To get to where local pro wrestler Jake De Leon wants, he needs to put his body through the wringer
Photos courtesy of strongerwithgab
The Philippines has had an interesting relationship with professional wrestling.
In the late ‘80s, the Ramon Jacinto-backed Pinoy Wrestling was a cult favorite on television but was then shelved heading into 1990 after a contractual dispute between management and talent.
It wasn’t until 2014 when Philippine Wrestling Revolution (PWR) emerged as a vehicle to fulfill the dreams of Filipinos who have always wanted to be pro wrestlers themselves. One of those O.G.s is Jake De Leon, a two-time Kampeon ng Pilipinas, who headlined the company’s biggest show to date, “PWR Special: Homecoming” last Saturday against the most well-known Filipino pro wrestler not named Dave Bautista, TJ Perkins.
A veteran of 21 years, Perkins—or more commonly known as TJP—has wrestled in virtually every major promotion all around the globe, including New Japan Pro-Wrestling, Consejo Mundial de Lucha Libre, Ring of Honor, Impact! Wrestling, and the WWE, where he won the cruiserweight classic as a representative of the Philippines. Perkins has carried that Filipino pride wherever he’s gone, donning our country’s colors and insignia in his gear from his early days as a pro wrestler on the independent circuit.
Meanwhile, De Leon—or JDL, as he’s affectionately called by the local wrestling community—has begun to call himself “Mr. Philippine Wrestling” over the last couple of years, a title that’s been generally acknowledged and accepted because of his de facto role as the industry’s standard-bearer in this country.
From being the promotion’s first champion to being its president for almost three years to being one of three homegrown talents to be invited to a WWE tryout in Shanghai last July, De Leon has made it his mission to embody the very concept of Philippine wrestling.
Despite the loss to Perkins, De Leon found himself in a dream match, one that bridged Perkin’s 21-year journey, and his own to raise the platform for Philippine wrestling. Knowing the gravity of this match and what this means to himself, to PWR, and to the local pro wrestling community at large, De Leon knew that he had to push himself to be in peak condition.
“Before TJP vs. JDL was made official, I was just doing a whole lot of bodyweight exercises,” recalls De Leon. “Push-ups, sit-ups, squats, and handstand push-ups, but no real sense of direction or progression. As long as I did my workout for the day, I was good.” It served its purpose, keeping him in ring shape for wrestling training every Sunday and the monthly PWR live event.
But when the WWE itself came over and scouted PWR at a January 2017 show, De Leon received some concrete feedback from the big leagues that would eventually shape the way he trained. WWE senior director of talent development Canyon Ceman was present and acknowledged how De Leon had his in-ring game down pat.
“But I had to work on my aesthetics,” he admits, “which basically meant my body.” He knew he had to get a personal trainer. “I collaborated with an old college friend, Gab Palanca,” he says.
A personal trainer for the last five years with experience in powerlifting, bodybuilding, and Olympic weightlifting, Palanca—more known these days as strongerwithgab—specializes in strength training and fat loss. He and De Leon reconnected shortly after the latter’s WWE tryout in July. With De Leon nursing a nagging right shoulder injury, Palanca designed a program that aimed to improve De Leon’s strength and explosiveness while scaling back the pressing movements to avoid aggravating the shoulder. The goal was simple: develop strength and power, with the aesthetics coming in as a bonus.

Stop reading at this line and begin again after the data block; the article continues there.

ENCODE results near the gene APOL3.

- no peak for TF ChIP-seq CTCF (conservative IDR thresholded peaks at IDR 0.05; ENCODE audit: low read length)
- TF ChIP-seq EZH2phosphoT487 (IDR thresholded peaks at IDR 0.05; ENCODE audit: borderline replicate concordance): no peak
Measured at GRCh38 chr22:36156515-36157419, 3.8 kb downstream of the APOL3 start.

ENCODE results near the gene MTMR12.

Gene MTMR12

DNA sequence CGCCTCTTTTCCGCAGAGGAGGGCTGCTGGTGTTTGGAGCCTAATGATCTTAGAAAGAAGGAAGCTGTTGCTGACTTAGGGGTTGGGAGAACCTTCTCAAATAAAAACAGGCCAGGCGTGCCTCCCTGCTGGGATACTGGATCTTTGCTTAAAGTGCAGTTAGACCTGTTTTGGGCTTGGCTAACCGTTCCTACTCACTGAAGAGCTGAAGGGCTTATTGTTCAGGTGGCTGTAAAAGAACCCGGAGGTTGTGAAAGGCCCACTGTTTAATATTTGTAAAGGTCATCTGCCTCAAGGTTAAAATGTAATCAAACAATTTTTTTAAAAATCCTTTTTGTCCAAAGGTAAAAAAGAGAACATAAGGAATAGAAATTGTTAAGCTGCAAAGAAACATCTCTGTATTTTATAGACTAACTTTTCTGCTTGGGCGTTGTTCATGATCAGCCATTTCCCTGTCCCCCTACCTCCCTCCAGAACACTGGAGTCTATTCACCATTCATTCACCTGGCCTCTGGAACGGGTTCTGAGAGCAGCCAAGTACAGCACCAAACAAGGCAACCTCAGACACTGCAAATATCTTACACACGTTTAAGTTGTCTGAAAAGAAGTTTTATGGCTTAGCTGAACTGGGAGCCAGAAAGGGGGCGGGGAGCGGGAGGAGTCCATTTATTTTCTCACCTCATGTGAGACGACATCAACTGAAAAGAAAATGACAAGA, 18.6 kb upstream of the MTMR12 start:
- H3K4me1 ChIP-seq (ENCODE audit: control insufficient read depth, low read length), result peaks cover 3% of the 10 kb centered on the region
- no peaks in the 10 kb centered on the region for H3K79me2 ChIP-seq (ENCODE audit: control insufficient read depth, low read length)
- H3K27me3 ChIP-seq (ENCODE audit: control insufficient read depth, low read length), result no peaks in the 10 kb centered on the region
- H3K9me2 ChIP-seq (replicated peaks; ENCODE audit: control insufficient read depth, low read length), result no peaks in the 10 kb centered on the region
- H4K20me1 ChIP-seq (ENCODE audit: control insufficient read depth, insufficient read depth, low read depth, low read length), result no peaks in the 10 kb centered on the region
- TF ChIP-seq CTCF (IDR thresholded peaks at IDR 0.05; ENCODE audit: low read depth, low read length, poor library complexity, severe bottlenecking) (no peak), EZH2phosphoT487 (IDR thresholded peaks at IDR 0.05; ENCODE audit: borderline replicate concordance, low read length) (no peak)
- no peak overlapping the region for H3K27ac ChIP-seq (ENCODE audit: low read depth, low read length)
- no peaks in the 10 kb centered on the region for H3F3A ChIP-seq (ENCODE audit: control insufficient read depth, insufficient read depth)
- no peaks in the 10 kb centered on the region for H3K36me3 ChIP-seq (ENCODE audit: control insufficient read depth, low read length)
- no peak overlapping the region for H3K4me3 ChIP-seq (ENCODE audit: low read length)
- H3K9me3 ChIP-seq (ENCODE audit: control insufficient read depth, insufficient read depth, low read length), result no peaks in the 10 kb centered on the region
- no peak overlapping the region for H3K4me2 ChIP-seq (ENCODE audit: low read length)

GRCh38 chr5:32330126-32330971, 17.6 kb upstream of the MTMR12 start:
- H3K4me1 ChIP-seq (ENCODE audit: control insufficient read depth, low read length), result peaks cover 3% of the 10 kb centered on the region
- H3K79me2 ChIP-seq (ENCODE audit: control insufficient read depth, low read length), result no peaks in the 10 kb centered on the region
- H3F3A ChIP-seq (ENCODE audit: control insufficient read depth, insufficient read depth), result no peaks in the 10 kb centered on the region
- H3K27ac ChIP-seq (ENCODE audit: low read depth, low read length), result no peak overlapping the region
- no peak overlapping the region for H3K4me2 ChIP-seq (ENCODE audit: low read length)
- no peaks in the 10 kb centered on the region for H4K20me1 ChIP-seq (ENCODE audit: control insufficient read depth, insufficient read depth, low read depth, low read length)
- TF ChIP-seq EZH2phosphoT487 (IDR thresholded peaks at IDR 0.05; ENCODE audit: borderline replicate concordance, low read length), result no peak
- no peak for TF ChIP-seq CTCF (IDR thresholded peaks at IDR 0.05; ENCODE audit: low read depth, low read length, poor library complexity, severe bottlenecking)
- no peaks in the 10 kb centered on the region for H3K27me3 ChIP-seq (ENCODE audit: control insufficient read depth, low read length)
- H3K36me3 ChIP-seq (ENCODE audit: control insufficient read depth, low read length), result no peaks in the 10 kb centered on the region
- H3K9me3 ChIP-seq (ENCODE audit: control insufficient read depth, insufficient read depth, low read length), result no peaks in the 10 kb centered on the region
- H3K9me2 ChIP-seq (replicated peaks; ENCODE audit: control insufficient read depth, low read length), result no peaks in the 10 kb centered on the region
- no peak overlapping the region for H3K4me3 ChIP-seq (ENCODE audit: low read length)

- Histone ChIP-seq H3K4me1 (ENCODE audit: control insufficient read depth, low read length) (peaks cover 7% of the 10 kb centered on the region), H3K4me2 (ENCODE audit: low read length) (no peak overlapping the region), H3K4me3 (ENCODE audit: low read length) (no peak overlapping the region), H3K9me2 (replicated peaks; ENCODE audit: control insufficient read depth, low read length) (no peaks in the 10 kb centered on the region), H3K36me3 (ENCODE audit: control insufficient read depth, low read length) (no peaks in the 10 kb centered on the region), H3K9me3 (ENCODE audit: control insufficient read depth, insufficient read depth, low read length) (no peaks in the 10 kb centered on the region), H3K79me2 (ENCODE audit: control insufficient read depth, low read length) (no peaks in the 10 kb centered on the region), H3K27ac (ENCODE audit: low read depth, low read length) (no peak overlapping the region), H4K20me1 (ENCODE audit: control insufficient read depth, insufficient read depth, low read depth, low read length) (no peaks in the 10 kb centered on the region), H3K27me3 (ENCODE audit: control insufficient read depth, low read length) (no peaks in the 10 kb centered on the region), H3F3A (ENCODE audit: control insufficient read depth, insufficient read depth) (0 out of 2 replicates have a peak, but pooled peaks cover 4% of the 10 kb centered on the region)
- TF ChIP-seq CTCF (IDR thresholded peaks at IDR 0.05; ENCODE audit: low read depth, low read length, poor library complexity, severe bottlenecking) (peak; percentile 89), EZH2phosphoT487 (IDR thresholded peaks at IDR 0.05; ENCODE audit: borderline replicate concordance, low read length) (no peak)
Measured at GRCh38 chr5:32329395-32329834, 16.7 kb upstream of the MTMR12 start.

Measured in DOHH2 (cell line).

Being a pro wrestler with a day job is no joke, as De Leon would tell you himself. His regular 9-to-5 sees him working as a digital marketing specialist, while he squeezes in his workouts with Palanca at 8:30 a.m. on Tuesdays, Thursdays, and Fridays before he goes to work.
“And then there are Sundays, when the wrestling training happens and that lasts the whole day,” he explains. “It’s definitely hard balancing the workouts, the wrestling, my day job, plus other activities I want to do but it’s all going to be worth it in the end I believe. All for the love of wrestling!”
De Leon is beginning to see the changes in his body since he started training under Palanca. “They’re more intense and more frequent,” he says, “Plus, it’s no longer just bodyweight stuff now.” He’s able to surpass PRs and increase his strength while becoming more explosive in his lifting and adding deadlifts—which De Leon now loves—to his program. “Before training with strongerwithgab, I almost never did a deadlift in my life,” JDL confesses. “Now, I’m deadlifting around 225 pounds, which is well over my bodyweight. My goal is to deadlift double my weight.”
On top of his work with Palanca, De Leon cites his experience during the WWE Tryouts in Shanghai as something that has changed his outlook towards certain exercises. “I’ve learned to love squats!” he laughs.
But on top of the physical improvements and changes coming out of Shanghai, De Leon understands how equally important the mind is when it comes to becoming the best version of yourself. “My biggest takeaway was definitely the mental strength to push through whatever workout or obstacle,” he says. “I was able to bring that mental strength home and apply it to my workouts. No matter how hard it is or how heavy the weight is, I will push through.”
With quotes from George Carlos Pastor of Smark Henry
That makes sense that you would want to make sure that you are mentally strong as well. I feel like keeping a level head while having to make split-second decisions on how to counter your opponent would be important. I’ll have to keep that in mind if I decide to try out wrestling and get in shape.